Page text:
Blue Monday (Fats Domino song)

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"Blue Monday"
Single by Fats Domino
Recorded1956
GenreRhythm and blues
LabelImperial
5417
Songwriter(s)Dave Bartholomew

"Blue Monday" is a song originally written by Dave Bartholomew,[1] first recorded by Smiley Lewis and issued as a single, in January 1954, on Imperial Records (catalog # 5268).[2][3] The single, with a slow-rocking beat, features an instrumental electric guitar solo by Lewis.

It was later popularized in a recording by Fats Domino in 1956, also on Imperial (catalog # 5417), on which the songwriting credit was shared between him and Bartholomew.[4] Most later versions have credited Bartholomew and Domino as co-writers. The baritone saxophone solo is by Herbert Hardesty.[5]

Domino's version was featured in the 1956 film The Girl Can't Help It. It became one of the earliest rhythm and blues songs to make the Billboard magazine pop music charts, peaking at number five and reaching the number one spot on the R&B Best Sellers chart.[6] It reached number 23 on the UK Singles Chart[7] It was included on the 1957 album This Is Fats and the 1959 album Fats Domino sings 12,000,000 Records.

The song title was used for a 2006 biography of Domino by Rick Coleman.[8]

Cover versions[edit]

Buddy Holly was one of the first to cover the song and Cat Stevens also recorded a cover version. Tim Curry recorded the song for the theme of a 1986 British made-for-TV movie Blue Money. Gene Summers included "Blue Monday" on his 1981 album Gene Summers in Nashville for the French Big Beat label. Bob Seger covered the song for the 1989 film Road House and Dr. John covered the song for his 1992 album "Goin' Back to New Orleans." Huey Lewis and the News covered the song on their 1994 album Four Chords & Several Years Ago. Keith Almgren wrote lyrics in Swedish, with the song named "Härliga Lördag", and it was sung live in 1994 by Sten & Stanley.[citation needed]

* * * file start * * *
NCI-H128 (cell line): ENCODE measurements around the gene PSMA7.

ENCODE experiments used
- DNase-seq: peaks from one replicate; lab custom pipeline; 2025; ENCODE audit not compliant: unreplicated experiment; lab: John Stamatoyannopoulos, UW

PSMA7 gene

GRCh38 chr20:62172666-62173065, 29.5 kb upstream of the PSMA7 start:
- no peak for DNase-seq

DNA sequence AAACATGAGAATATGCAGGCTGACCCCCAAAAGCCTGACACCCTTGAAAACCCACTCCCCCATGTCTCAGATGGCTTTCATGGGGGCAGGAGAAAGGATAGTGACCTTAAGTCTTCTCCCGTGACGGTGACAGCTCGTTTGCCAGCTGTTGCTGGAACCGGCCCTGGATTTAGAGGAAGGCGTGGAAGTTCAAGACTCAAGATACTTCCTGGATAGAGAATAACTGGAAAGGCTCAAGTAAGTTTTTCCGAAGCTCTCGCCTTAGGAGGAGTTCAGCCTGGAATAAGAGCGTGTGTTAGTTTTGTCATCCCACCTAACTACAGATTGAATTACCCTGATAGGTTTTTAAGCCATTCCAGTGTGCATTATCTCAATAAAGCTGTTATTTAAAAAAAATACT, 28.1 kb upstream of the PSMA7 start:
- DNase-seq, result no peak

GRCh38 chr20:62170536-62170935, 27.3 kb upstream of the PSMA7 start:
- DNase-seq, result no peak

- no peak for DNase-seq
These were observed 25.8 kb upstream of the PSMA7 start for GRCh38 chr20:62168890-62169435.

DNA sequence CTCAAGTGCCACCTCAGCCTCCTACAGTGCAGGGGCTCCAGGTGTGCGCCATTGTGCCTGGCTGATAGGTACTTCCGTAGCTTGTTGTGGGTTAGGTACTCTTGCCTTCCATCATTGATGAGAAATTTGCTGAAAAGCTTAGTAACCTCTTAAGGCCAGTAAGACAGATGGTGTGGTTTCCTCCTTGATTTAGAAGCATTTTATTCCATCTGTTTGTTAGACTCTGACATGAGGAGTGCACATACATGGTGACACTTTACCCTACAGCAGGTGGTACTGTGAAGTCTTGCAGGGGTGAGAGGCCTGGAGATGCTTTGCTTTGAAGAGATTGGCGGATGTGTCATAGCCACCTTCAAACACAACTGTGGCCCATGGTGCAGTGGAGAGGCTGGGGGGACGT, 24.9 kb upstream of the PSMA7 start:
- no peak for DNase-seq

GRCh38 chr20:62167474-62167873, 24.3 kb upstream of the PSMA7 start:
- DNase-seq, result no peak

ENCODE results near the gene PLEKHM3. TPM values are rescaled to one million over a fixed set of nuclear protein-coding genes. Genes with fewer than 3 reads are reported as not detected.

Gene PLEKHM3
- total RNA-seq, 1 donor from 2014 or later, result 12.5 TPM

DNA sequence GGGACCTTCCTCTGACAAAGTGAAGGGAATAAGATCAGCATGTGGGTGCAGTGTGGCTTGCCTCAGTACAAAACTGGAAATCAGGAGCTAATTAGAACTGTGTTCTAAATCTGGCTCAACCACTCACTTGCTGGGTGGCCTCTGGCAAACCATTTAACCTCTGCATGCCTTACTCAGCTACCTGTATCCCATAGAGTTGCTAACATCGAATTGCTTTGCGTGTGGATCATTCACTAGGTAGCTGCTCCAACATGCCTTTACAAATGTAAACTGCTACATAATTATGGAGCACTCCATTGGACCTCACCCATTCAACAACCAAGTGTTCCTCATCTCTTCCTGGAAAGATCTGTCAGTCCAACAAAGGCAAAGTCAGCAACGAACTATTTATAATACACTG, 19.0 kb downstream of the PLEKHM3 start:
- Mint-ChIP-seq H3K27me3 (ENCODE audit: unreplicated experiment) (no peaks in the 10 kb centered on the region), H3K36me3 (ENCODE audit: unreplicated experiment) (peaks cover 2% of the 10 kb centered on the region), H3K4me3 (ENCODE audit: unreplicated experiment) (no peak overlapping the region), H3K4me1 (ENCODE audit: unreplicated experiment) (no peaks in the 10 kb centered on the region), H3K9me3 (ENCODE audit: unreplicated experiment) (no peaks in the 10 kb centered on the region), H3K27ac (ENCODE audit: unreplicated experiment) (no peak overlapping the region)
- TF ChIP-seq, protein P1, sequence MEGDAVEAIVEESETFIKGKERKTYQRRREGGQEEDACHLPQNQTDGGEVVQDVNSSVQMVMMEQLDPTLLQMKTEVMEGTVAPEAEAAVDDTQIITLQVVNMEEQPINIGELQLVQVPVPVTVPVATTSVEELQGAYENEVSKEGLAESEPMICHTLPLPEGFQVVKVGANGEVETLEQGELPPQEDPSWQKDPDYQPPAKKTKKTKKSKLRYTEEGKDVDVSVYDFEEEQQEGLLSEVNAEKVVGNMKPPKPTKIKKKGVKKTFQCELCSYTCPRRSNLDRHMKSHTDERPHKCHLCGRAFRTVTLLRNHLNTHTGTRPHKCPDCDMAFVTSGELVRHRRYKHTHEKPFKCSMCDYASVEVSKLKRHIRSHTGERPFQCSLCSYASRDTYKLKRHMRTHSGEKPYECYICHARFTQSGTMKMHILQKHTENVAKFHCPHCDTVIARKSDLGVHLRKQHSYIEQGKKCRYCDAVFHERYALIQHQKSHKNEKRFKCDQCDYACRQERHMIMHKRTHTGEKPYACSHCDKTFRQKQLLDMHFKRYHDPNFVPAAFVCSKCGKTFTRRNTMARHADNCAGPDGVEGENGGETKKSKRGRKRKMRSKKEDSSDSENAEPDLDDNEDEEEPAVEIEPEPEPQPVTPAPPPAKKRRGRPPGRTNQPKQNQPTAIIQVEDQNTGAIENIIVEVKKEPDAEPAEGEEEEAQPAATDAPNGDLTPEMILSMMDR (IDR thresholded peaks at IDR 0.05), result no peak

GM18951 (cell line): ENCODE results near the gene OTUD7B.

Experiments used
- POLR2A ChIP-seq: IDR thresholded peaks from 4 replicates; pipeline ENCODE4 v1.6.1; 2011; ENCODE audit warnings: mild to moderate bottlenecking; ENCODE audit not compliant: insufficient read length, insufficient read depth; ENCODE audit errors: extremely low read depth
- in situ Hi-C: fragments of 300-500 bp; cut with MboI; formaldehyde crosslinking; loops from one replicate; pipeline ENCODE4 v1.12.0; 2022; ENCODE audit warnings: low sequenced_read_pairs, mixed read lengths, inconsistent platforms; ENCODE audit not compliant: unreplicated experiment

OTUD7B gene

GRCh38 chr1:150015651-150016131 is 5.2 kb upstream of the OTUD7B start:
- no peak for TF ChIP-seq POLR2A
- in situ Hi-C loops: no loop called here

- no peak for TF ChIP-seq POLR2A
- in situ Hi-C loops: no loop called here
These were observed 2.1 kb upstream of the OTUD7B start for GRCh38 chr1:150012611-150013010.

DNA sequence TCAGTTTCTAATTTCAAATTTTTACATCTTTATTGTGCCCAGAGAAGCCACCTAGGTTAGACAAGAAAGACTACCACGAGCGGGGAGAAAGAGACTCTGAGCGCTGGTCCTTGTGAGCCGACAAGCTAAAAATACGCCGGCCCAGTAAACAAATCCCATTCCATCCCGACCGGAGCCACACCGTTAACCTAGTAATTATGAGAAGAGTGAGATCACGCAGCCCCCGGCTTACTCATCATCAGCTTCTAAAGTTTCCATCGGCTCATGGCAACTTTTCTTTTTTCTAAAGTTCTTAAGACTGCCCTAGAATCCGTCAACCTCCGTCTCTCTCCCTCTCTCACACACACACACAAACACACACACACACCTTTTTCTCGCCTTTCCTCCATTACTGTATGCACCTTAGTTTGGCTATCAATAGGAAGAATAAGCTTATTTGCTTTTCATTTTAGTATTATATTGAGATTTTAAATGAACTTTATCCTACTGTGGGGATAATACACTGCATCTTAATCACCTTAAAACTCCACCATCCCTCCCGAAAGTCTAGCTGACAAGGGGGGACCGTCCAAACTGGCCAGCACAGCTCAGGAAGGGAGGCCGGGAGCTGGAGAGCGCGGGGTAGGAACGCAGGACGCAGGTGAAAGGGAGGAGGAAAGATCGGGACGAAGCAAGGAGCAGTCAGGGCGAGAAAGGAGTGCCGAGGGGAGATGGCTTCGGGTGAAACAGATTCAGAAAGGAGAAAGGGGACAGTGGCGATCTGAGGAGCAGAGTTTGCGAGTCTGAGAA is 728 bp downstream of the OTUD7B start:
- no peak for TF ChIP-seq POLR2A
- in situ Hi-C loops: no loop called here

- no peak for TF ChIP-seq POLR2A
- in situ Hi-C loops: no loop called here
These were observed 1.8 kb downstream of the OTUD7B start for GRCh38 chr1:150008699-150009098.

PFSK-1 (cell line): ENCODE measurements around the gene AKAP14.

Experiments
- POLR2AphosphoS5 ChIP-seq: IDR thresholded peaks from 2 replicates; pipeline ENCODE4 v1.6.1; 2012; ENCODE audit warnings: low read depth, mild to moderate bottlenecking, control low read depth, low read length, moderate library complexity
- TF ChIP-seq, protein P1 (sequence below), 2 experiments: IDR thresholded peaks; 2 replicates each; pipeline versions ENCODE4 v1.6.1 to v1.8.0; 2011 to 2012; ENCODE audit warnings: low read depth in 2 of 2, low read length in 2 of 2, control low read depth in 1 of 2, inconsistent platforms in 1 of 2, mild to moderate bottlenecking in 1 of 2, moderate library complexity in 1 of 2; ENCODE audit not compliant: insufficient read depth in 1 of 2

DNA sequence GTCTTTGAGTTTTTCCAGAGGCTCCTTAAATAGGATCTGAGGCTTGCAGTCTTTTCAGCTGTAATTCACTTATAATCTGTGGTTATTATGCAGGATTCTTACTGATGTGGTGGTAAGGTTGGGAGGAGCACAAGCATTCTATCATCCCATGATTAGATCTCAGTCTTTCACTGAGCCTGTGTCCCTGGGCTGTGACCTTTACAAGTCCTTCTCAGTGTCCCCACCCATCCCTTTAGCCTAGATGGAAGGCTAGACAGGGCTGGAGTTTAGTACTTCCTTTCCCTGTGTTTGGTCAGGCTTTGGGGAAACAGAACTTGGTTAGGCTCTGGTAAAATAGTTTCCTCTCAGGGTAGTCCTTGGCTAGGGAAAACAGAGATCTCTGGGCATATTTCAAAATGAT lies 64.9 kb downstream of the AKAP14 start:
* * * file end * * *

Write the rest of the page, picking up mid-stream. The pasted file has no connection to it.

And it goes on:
New Order did not cover this, their "Blue Monday" is original.

References[edit]

  1. ^ BMI records for Blue Monday[permanent dead link]
  2. ^ J. C. Marion, "Tee Nah Nah : The Story of Smiley Lewis" Archived March 3, 2016, at the Wayback Machine.
  3. ^ "Smiley Lewis - Blue Monday". Retrieved 27 October 2017.
  4. ^ Label shot of Fats Domino single[permanent dead link]
  5. ^ Davis, Hank (1993). Fats Domino: Out of New Orleans. Bear Family Records. p. 42.
  6. ^ Whitburn, Joel (2004). Top R&B/Hip-Hop Singles: 1942–2004. Record Research. p. 167.
  7. ^ "Fats Domino - full Official Chart History - Official Charts Company". www.officialcharts.com. Retrieved 27 October 2017.
  8. ^ Coleman, Rick (2006). Blue Monday: Fats Domino and the Lost Dawn of Rock 'n' Roll. Da Capo Press. ISBN 0-306-81491-9.

External links[edit]